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The Wild is Calling—for Proposals

By Baccharus (Own work) [CC-BY-3.0 (http://creativecommons.org/licenses/by/3.0)], via Wikimedia Commons

By Baccharus (Own work) [CC-BY-3.0], via Wikimedia Commons

CALL FOR PROPOSALS
The Mataki Collaboration Project: open, reconfigurable, flexible, wireless-enabled, low-cost tracking technology and data analysis software
Proposals Due March 1, 2013

To understand how changes in the environment affect endangered species, researchers first need to understand how the animals live, how they interact with each other and the environment, and how they move through and between habitats. Although there have been major advances in tracking technologies, even newer tracking systems can be expensive, uncustomizable, limited in functionality and scope, and labor-intensive to implement. And once the data is collected, there are few software tools for analyzing that type of data quickly and easily or for building predictive models from the data.

The Mataki Project, supported by Microsoft Research, University College London, and the Zoological Society of London, seeks to change all of that. Mataki is an open, reconfigurable, flexible, wireless-enabled, low-cost tracking technology that comes with software tools for data analysis. Applications of Mataki thus far have been focused on the migratory and foraging behavior or seabirds, but the project developers believe that the small tracking devices could be (and should be) used with many different species.

Mataki device

Each Mataki device has a compact size (43 x 21 x 7 mm) and weighs 6 g without a battery. Each device is equipped with a microcontroller, memory, radio transceiver, GPS Receiver, and GPS Antenna, and a light sensor/photodiode.

Check out the schematics, layouts, and parts lists for the devices, documentation on using the available firmware, and open source access to the firmware and API documentation. As the website makes clear: “We’re keen to make these devices as accessible as possible, so please get in touch if you have ideas on how to improve the devices.”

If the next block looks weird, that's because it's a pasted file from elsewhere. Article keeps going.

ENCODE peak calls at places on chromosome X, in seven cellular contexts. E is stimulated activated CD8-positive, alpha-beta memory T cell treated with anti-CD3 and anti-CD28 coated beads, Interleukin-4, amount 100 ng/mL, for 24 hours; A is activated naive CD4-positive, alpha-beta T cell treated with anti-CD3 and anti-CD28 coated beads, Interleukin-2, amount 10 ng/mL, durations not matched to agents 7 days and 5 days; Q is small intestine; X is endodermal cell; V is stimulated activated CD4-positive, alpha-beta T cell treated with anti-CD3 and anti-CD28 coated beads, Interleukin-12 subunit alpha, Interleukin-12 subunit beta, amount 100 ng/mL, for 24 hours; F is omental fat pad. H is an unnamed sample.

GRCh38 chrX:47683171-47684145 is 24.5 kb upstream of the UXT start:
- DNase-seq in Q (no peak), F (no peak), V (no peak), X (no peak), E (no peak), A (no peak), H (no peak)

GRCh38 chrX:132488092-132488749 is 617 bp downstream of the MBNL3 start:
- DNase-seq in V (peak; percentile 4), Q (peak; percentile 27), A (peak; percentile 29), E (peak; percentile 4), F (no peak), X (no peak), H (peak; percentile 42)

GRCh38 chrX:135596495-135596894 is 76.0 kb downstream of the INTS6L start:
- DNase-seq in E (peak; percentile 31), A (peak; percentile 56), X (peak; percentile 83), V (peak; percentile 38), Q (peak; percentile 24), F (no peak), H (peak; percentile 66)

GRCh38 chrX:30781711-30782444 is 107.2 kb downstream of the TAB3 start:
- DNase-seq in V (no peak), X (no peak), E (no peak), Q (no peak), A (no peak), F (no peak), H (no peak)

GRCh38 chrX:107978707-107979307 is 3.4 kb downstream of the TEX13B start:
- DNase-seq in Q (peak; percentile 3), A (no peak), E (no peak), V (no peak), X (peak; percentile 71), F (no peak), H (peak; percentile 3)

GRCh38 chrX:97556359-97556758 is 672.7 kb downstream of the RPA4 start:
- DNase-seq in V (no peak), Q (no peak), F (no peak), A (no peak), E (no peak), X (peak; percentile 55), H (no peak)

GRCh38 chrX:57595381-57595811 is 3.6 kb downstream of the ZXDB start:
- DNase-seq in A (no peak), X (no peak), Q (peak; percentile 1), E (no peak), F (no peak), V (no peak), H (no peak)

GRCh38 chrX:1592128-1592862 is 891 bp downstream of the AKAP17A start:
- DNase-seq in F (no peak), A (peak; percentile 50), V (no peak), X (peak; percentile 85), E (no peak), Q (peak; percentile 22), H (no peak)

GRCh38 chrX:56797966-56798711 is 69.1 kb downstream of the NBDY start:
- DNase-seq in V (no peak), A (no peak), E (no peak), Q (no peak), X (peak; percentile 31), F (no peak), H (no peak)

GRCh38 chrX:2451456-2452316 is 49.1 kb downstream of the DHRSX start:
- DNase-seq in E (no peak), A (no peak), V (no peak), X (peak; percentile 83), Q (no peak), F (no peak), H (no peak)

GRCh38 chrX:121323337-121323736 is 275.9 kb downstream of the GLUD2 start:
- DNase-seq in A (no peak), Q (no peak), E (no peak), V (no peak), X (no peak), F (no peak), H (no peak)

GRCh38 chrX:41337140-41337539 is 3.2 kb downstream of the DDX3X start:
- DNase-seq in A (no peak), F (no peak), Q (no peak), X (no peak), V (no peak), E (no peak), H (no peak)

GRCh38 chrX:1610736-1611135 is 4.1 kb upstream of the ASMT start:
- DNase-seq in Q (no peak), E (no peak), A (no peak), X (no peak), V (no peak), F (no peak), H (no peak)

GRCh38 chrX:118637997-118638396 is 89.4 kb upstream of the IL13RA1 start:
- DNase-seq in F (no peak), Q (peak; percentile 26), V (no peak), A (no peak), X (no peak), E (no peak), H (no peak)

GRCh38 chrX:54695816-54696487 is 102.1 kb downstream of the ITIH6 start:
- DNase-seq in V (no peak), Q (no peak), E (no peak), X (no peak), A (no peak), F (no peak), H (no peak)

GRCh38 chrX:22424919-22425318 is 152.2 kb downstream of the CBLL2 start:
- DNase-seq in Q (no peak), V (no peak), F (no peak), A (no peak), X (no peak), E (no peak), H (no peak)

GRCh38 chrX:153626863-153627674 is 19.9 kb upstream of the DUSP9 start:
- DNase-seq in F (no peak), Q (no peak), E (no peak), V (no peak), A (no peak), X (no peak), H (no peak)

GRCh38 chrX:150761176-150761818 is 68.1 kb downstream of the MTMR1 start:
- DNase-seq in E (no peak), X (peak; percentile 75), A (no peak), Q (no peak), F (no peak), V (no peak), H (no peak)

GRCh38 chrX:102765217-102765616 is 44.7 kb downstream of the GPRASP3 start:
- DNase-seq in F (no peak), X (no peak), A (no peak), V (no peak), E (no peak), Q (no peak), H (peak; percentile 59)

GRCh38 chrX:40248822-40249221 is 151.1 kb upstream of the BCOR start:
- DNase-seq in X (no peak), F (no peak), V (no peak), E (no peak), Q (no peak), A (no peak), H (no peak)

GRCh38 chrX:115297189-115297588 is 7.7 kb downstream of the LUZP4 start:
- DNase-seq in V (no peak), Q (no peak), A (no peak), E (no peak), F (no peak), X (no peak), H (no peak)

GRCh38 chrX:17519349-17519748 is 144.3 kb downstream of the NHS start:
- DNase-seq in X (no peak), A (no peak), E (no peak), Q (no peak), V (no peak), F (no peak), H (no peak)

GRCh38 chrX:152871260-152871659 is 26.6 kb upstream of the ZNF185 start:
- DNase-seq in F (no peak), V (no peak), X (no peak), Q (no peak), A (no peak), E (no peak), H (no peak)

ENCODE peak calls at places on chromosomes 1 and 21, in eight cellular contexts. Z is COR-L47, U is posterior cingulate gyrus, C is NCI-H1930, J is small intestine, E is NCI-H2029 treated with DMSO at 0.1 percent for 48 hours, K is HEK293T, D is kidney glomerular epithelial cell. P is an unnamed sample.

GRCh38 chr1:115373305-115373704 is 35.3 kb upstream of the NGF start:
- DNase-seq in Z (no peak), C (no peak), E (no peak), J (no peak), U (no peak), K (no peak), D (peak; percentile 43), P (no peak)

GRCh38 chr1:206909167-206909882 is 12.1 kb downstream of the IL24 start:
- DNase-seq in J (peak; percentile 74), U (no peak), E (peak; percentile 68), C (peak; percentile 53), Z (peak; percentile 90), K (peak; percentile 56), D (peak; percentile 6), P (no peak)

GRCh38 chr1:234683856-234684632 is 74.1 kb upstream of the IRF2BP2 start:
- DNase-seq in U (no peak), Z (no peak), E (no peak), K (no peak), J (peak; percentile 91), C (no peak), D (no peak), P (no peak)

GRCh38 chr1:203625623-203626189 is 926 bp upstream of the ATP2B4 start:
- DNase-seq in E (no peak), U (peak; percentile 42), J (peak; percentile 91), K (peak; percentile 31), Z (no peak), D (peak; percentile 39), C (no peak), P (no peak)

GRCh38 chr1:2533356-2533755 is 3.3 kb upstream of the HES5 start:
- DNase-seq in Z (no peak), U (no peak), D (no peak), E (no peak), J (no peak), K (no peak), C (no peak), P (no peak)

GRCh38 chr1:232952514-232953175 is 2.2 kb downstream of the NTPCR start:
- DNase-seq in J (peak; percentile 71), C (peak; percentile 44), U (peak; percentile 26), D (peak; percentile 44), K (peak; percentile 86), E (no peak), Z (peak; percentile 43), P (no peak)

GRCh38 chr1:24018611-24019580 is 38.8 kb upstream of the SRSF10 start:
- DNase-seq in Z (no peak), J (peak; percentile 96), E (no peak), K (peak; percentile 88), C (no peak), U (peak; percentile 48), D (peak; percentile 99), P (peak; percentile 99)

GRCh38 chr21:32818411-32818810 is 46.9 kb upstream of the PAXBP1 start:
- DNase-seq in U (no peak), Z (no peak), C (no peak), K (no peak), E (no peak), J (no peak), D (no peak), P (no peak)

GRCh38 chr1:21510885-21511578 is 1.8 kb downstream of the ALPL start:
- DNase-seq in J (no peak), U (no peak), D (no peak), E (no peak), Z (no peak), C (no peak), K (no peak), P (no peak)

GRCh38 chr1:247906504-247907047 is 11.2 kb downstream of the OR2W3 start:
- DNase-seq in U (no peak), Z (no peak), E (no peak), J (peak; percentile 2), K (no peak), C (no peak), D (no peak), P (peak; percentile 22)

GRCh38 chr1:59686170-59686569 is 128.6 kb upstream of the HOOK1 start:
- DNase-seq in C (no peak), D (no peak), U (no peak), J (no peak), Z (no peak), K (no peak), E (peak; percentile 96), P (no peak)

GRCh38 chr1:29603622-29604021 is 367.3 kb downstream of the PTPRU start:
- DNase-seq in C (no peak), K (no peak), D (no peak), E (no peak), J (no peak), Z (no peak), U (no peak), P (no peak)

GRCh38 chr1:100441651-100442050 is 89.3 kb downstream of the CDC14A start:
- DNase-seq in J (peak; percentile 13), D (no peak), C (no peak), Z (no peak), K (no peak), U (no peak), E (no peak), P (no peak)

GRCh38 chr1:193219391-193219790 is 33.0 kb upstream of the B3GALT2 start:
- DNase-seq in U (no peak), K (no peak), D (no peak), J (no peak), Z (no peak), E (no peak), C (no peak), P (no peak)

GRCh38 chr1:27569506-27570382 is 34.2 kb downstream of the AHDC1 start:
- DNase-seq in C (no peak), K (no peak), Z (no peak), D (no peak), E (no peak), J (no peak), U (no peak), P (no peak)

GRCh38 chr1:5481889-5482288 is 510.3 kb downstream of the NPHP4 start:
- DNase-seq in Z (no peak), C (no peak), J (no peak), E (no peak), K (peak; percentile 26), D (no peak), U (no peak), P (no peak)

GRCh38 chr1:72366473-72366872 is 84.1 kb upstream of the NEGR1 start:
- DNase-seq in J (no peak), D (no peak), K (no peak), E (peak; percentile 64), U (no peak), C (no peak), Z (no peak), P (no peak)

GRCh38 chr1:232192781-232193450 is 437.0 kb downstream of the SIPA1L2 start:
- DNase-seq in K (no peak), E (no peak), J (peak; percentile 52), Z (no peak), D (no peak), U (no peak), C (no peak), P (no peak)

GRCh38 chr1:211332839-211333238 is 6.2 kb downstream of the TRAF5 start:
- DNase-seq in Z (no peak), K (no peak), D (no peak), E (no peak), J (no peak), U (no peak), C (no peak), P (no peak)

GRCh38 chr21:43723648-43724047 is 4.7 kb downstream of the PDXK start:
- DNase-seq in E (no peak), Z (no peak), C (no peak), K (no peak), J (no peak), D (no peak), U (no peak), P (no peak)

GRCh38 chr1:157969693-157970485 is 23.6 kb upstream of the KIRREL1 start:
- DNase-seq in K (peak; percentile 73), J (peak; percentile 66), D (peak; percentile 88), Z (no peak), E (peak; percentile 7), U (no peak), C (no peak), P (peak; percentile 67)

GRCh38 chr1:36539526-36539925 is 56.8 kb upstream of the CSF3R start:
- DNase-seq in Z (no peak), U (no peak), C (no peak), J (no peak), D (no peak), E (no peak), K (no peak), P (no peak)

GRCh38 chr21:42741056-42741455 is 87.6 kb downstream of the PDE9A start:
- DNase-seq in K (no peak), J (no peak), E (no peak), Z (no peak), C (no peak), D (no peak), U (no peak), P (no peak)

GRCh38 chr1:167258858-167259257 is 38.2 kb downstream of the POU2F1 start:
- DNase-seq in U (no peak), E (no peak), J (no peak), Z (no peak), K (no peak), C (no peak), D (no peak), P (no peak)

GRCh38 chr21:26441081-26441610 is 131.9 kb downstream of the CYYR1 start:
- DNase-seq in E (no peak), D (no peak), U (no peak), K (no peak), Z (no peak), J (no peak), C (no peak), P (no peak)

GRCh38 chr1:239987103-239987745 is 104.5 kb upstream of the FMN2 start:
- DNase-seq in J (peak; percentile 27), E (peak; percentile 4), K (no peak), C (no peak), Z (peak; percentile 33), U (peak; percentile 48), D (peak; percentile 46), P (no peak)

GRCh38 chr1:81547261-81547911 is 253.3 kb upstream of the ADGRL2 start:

They’re so keen, in fact, that they’ve put out a call for collaboration:

Through the Technology for Nature unit (TfN), a close collaboration between University College London, Microsoft Research and the Zoological Society of London, we are holding an open call for collaborations that will provide research groups with a set of 20 all-inclusive Mataki devices for selected scientific research projects. A total of 5 projects will be selected. Proposals displaying a direct conservation benefit will be prioritised. Other aspects that will be considered are scientific merit and novelty. Given the open-source nature of Mataki, computational proposals to extend the system will also be considered.

Proposals should be submitted by March 1st, 2013, and selected collaborators will be invited to a workshop in May 2013 where they will receive devices, training and can explore the capabilities of the devices. Post-project, the TfN unit will then host a second workshop where the results of each project will be presented.

For details, contact collaboration@mataki.org or Dr. Robin Freeman, CoMPLEX, UCL. or Dr. Lucas Joppa, Microsoft Research